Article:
Monday, June 10, 2019

Yekaterinburg Church Protests have Worked to Kremlin’s Benefit, Kirillova Says

Paul Goble

            Staunton, June 8 – Because the protests against the construction of a cathedral in Yekaterinburg’s main square lasted as long as they did, attracted the attention of the Moscow media, and prompted Vladimir Putin to intervene in a way which suggested he felt compelled to make concessions, many Russian liberals have read them as heralding a Russian Maidan.

            But that is a mistake, Kseniya Kirillova says, because the protests in the Urals city were about a signally local issue, and “dividing society on secondary questions is an effective tactic for warding off a revolution,” one that would challenge the power of the center rather than continue to appeal to it (

            The US-based Russian journalist who comes from Yekaterinburg points out that “for an anti-system protest to reach critical mass, first, many non-indifferent citizens must unity, and second, they must come to the recognition that the powers that be are not capable of fulfilling their key demands.”   

            “If, however, the protest activists, not able to reach agreement among themselves, will appeal to the authorities as the only means of solving problems, then their protest activity will never go beyond the limits of the ‘local’ level,” Kirillova says; and such local protests are not a threat to the regime. Indeed, they may even help it distract people from the central issues.

            It is uncertain whether the Kremlin in fact promoted these protests both to improve its own image relative to that of the odious Russian Orthodox hierarchy and to test out additional means of “cleansing” the streets of opposition figures or whether it simply took advantage of a situation that was presented to it. But regardless, this conclusion stands, she continues.

            To say that, Kirillova suggests, in no way is to minimize the courage of the Yekaterinburg residents who sought to preserve their city. “However, it is important to understand that the authorities will use any pretext to divide active citizens and clarify for the powers that be the resources of those protesting.”

            In that way, she says, “the powers that be will be better prepared for actions in which they see more serious threats to themselves.”

            No one in Moscow – neither the Kremlin nor the opposition -- should have been surprised by the protests in the Urals city. People there have opposed plans to build a new cathedral in Yekaterinburg’s center for almost a decade, although this time many were struck by the willingness of people to continue their protests for many days rather than disperse quickly.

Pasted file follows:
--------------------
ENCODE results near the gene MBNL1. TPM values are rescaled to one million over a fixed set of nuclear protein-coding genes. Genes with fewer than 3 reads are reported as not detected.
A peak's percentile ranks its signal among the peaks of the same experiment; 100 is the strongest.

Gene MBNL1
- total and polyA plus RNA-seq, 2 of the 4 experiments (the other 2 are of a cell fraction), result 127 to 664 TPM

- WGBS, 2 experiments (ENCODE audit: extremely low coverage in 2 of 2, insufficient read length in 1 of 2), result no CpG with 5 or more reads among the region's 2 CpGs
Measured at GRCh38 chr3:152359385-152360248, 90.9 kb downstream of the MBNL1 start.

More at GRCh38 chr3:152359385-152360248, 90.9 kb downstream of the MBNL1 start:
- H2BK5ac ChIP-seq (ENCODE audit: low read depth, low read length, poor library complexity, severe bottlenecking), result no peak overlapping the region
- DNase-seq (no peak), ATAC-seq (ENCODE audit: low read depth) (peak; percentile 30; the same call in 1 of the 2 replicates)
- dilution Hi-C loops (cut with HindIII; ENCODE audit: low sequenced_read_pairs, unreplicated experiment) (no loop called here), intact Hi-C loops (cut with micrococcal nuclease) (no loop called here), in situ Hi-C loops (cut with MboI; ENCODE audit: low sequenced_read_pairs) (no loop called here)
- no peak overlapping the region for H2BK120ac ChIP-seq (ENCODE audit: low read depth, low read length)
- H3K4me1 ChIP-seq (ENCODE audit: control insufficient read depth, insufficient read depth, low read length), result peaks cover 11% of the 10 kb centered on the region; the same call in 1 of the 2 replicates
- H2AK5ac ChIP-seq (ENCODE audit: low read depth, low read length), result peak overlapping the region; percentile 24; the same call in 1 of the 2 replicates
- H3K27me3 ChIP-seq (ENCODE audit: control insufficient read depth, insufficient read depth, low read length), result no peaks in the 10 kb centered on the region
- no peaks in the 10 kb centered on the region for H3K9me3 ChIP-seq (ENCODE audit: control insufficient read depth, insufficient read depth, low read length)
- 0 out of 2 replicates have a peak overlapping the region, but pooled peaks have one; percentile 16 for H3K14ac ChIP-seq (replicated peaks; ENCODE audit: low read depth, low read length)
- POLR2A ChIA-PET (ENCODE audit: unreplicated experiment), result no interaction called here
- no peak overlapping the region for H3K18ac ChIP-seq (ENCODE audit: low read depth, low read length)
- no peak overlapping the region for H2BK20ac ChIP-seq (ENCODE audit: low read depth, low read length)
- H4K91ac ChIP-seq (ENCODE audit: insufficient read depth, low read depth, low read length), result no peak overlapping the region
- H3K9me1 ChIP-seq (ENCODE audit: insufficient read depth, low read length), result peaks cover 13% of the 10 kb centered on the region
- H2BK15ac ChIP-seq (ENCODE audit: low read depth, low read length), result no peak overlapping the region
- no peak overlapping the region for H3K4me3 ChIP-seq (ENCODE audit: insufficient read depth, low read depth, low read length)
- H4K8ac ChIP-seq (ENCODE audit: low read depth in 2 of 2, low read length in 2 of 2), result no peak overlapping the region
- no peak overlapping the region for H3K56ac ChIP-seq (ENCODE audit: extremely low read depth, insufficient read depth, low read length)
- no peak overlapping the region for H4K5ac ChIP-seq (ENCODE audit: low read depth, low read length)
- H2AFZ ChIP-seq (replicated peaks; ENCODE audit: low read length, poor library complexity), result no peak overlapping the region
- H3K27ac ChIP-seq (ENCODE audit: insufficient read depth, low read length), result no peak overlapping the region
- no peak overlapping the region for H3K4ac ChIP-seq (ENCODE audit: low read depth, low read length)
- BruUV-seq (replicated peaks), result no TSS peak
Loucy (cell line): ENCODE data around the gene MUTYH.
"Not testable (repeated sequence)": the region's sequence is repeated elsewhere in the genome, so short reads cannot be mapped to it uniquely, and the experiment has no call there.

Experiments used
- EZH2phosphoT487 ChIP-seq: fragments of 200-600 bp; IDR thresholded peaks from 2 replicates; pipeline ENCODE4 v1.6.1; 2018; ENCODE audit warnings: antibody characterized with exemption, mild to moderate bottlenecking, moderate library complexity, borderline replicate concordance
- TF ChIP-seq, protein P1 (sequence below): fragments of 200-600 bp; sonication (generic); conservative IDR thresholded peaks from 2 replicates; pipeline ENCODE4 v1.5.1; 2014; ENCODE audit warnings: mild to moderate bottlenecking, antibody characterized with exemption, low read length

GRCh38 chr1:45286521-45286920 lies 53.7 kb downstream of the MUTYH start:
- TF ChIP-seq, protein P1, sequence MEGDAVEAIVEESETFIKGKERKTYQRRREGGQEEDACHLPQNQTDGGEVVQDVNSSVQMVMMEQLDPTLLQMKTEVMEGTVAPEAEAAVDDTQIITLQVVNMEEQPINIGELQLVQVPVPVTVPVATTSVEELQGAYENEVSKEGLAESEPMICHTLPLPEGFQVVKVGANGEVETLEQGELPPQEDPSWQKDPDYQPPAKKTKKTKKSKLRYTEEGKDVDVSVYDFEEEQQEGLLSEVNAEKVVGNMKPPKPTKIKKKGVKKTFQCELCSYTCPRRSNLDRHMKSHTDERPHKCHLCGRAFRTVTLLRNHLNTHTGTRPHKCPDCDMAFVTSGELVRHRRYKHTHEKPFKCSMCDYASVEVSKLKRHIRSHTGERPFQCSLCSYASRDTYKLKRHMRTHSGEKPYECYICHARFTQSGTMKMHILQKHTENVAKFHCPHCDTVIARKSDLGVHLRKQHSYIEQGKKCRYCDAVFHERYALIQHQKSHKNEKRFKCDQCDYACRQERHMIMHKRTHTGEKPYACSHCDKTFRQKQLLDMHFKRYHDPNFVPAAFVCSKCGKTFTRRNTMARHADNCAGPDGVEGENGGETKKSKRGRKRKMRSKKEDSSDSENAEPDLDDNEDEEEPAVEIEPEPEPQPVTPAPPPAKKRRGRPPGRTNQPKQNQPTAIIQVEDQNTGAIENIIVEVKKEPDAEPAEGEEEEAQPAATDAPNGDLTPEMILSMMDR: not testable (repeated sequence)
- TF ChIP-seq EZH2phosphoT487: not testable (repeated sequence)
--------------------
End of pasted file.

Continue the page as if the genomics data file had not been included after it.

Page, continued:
“The Russian Orthodox church and the local authorities responded to the angry local residents ‘as Yanukovich did’ in Ukraine,” thus giving support to those who saw these protests as the beginning of a Maidan. And as in Ukraine, the repressive actions of the authorities only further enraged the protesters and added to their number.

            But what these actions did not do was change the nature of the protest from being one about a local issue into a national one. Indeed, Kirillova says, that has been the case all along, with the authorities taking actions that have focused attention on them and the church rather than on the Kremlin.

            There are various reasons the local authorities have behaved that way, including simple incompetence and a desire to please oligarchs close to the church. But “one can advance a more conspiratorial theory that the Kremlin consciously allowed the popular dissatisfaction to spill into the streets.”

            That may seem “fantastic,” but there is a compelling logic to it, Kirillova argues.  From the beginning, she says, “it was obvious that the city action, called forth exclusively by local causes could not grow into an all-Russian one and therefore was relatively harmless.” More to the point, it could be used as it was to make Putin look good relative to the church.

            But most important, the protests could divide the population, with the protesters remaining against the church but others forming new organizations to promote it, again a division that helps the powers that be in Moscow because it doesn’t threaten them (cf.

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